a roller lower end support on the hopper sidewall having a plurality of roller receiving elements,

and an upper roller support on the sidewall support in opposed relationship to the lower roller end support and having opposed roller-receiving elements, the roller elements on the sidewalls cooperating to journal the rollers therebetween.

17. A disc for use in the food-cutting machine of claim 11 having,

a disc body formed of a metal circular sheet,

a central reversible self-energizing fastening means proportioned to coact with the drive shaft of the food-cutting machine,

and cutting elements of difierent configuration oriented on both sides of the disc body whereby differing cuts can be made when the disc is reversed.

18. In a food-cutting machine having a housing; a hopper in said housing; a drive shaft extending through the housing; means on the end of the shaft to removably secure a cutting disc in operative engagement with the housing,

the improved disc construction characterized by a flat circular disc plate,

a plurality of cutting members on one side of the disc, and a plurality of cutting members on the other side of the disc,

said means on the end of the shaft to removably secure the cutting disc being self-energizing lugs proportioned for cooperative relationship with through holes provided in the center portion of said disc in opposed cooperative relationship with said lugs,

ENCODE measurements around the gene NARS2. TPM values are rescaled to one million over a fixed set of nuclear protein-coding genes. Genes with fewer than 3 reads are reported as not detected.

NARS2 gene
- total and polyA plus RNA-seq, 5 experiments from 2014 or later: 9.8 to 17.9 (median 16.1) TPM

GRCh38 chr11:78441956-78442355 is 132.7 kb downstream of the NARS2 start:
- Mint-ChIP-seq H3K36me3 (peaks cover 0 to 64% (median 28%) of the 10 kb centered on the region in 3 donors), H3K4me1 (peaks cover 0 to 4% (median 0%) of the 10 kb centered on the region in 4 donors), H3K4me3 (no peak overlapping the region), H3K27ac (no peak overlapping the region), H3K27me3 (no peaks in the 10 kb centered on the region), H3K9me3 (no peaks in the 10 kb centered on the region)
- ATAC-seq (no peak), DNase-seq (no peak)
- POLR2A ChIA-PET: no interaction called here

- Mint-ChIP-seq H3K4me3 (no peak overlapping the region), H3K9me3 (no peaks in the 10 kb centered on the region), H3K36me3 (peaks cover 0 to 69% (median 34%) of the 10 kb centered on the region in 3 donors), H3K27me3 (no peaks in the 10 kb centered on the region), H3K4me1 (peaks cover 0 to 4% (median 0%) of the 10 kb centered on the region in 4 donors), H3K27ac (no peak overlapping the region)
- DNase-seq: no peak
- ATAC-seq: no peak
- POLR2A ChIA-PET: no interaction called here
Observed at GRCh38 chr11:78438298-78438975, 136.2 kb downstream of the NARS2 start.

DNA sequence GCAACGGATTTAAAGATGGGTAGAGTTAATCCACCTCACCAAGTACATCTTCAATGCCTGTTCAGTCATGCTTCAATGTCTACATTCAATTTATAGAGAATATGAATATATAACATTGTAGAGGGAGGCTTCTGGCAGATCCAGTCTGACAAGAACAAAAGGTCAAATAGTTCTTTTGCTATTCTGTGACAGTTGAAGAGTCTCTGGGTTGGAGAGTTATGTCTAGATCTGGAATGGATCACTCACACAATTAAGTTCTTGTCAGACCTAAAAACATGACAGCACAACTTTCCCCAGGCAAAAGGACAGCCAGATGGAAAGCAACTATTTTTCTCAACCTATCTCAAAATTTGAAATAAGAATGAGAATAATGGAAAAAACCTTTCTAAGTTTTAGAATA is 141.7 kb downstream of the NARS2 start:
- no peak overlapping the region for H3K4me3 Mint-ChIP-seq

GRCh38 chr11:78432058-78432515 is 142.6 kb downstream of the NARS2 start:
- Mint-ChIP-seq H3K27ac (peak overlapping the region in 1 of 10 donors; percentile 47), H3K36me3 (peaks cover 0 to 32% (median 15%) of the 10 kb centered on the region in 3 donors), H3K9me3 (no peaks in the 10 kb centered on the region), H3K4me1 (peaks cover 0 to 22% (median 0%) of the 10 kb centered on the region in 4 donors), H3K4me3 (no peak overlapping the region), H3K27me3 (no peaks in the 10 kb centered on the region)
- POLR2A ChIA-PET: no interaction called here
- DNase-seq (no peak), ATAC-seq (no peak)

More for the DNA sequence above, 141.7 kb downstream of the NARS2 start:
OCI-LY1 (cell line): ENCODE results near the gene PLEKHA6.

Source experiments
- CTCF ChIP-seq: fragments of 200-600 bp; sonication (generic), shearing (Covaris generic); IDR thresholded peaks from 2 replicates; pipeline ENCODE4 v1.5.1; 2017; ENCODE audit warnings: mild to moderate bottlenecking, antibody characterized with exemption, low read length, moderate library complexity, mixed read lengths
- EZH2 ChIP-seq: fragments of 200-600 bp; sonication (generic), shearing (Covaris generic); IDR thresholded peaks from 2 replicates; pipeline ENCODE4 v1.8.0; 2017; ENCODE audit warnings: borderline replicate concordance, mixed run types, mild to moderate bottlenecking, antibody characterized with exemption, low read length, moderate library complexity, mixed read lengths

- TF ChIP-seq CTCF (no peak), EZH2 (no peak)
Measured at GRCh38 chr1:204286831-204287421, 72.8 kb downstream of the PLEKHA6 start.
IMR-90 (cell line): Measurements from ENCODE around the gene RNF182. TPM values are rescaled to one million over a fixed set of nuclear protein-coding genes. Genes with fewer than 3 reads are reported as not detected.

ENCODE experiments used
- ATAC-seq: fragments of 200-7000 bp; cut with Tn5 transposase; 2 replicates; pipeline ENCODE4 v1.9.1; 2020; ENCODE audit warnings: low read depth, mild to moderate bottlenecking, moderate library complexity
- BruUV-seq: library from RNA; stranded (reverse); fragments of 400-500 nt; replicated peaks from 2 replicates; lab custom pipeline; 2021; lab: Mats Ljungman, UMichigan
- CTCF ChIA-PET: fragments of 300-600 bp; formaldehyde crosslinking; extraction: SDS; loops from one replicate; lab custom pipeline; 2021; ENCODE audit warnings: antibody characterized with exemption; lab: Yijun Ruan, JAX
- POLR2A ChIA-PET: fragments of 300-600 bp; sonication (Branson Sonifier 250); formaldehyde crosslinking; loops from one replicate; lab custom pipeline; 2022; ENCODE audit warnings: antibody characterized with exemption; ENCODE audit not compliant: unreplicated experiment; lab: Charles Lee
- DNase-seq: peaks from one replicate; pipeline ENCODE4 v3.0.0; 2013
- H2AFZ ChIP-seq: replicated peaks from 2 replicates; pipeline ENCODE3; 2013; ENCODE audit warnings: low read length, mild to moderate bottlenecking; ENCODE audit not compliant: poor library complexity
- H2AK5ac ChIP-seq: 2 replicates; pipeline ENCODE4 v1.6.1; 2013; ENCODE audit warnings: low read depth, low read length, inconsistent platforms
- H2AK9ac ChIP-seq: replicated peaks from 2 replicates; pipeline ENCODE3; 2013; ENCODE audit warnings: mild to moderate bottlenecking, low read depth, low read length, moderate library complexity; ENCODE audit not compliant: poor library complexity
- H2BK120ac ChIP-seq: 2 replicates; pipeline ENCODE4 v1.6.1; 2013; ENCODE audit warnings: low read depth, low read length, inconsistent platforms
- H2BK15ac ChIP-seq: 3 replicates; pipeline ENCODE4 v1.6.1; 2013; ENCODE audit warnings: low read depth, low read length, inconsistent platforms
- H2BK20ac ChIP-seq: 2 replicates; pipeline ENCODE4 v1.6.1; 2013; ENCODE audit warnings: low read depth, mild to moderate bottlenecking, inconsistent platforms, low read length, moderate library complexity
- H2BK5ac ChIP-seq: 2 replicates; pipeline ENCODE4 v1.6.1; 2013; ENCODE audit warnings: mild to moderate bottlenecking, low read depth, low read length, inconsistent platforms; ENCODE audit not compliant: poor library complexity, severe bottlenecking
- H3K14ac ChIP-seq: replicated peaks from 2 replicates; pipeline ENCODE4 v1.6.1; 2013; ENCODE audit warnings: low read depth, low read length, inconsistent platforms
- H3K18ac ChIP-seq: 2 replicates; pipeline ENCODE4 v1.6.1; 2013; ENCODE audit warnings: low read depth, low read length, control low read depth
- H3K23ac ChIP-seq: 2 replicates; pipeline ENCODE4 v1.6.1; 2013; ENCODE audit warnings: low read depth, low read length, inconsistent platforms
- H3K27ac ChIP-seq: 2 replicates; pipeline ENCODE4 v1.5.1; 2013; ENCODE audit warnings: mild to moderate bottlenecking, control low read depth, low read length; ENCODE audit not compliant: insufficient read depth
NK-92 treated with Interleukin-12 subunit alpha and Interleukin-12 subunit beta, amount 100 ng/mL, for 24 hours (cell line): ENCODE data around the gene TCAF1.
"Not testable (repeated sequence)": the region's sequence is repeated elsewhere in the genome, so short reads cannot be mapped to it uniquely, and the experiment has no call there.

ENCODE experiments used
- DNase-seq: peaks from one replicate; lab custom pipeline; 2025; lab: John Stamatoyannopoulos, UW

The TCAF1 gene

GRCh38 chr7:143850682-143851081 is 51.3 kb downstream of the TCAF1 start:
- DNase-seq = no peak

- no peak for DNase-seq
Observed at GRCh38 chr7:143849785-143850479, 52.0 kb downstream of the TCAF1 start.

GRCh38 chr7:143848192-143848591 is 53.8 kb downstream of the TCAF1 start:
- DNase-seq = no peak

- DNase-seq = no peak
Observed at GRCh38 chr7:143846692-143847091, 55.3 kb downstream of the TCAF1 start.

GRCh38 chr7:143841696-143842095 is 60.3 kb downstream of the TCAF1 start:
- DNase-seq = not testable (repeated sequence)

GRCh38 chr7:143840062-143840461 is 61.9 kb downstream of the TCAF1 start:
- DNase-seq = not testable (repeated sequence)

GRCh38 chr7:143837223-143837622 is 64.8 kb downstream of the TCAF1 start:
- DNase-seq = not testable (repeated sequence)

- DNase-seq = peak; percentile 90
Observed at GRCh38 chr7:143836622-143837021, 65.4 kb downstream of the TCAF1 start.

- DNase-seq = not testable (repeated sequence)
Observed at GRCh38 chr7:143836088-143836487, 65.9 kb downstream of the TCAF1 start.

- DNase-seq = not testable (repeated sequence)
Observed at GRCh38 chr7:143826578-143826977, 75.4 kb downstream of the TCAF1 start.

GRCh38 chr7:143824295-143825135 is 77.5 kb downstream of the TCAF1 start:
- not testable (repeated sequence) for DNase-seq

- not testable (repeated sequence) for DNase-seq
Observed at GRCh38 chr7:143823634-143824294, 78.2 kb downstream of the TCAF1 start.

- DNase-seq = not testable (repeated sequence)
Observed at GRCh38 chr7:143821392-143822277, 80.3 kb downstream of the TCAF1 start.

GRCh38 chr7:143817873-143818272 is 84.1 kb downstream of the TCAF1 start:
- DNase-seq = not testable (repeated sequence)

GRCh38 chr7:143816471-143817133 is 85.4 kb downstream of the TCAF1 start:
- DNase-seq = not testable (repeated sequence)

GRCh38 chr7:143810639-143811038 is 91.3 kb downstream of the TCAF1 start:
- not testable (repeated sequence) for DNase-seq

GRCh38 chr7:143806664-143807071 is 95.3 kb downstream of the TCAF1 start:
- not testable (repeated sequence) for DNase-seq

each set of cutting members associated with one side of the disc being recessed and inoperative with respect to the opposite side of the disc plate, whereby upon reversal two separate cutting patterns are achieved through the engagement of the respective sides of the disc with foodstuffs advanced through the hopper.

l9. In the food-cutting machine of claim 18, one side of said disc having deep-drawn julienne cuts.

20. In the food-cutting machine of claim 19, said julienne cuts having a crescent-shaped relief portion in opposed spaced relation to a crescent-shaped cutting lip on the deep-drawn ju- Iienne cutting elements.

21. In the food-cutting machine of claim 20, said julienne cutting elements being oriented radially forwardly from the center of the plate.

22. In the food-cutting machine of claim 19, said julienne cutting elements being oriented in four radially forwardly spaced locations, the successive rows of which are staggered to overlap the spaces between the preceding row.

23. In the food-cutting machine of claim 22, a plurality of grater cutting elements between and on the opposite sides of the julienne cutter rows, said grater cutting elements being disposed in radial staggered rows of varying numbers between the rows of julienne cutters.

24. In the food-cutting machine of claim 18, a plurality of radially oriented relief slots, a flat cutting edge on one side of each relief slot.